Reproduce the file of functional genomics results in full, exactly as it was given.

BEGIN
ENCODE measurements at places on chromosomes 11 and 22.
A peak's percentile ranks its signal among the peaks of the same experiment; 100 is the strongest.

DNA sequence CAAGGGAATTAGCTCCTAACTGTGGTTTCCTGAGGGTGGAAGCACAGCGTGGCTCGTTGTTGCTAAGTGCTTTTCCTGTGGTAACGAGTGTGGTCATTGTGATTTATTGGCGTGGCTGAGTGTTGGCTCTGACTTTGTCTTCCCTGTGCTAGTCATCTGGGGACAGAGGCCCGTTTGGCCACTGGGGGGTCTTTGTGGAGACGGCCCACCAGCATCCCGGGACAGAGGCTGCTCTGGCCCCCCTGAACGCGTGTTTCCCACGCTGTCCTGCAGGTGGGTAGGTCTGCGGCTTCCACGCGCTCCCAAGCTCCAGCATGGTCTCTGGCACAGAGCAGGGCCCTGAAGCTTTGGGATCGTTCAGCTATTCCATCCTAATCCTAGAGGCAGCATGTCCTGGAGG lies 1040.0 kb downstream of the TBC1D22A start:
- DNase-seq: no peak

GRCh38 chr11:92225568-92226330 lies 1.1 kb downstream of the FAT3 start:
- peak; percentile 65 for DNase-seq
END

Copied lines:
ENCODE measurements at places on chromosomes 11 and 22.
A peak's percentile ranks its signal among the peaks of the same experiment; 100 is the strongest.

DNA sequence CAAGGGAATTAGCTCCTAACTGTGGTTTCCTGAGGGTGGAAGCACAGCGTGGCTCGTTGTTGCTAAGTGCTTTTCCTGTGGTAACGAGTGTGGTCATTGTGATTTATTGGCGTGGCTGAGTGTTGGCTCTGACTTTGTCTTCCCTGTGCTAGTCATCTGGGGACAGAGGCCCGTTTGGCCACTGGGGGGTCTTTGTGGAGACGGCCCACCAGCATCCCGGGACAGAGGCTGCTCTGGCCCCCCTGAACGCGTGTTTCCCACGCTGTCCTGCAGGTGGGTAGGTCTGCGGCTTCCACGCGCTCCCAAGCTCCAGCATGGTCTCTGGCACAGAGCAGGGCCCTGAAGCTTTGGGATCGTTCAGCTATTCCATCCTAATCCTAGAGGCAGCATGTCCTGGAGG lies 1040.0 kb downstream of the TBC1D22A start:
- DNase-seq: no peak

GRCh38 chr11:92225568-92226330 lies 1.1 kb downstream of the FAT3 start:
- peak; percentile 65 for DNase-seq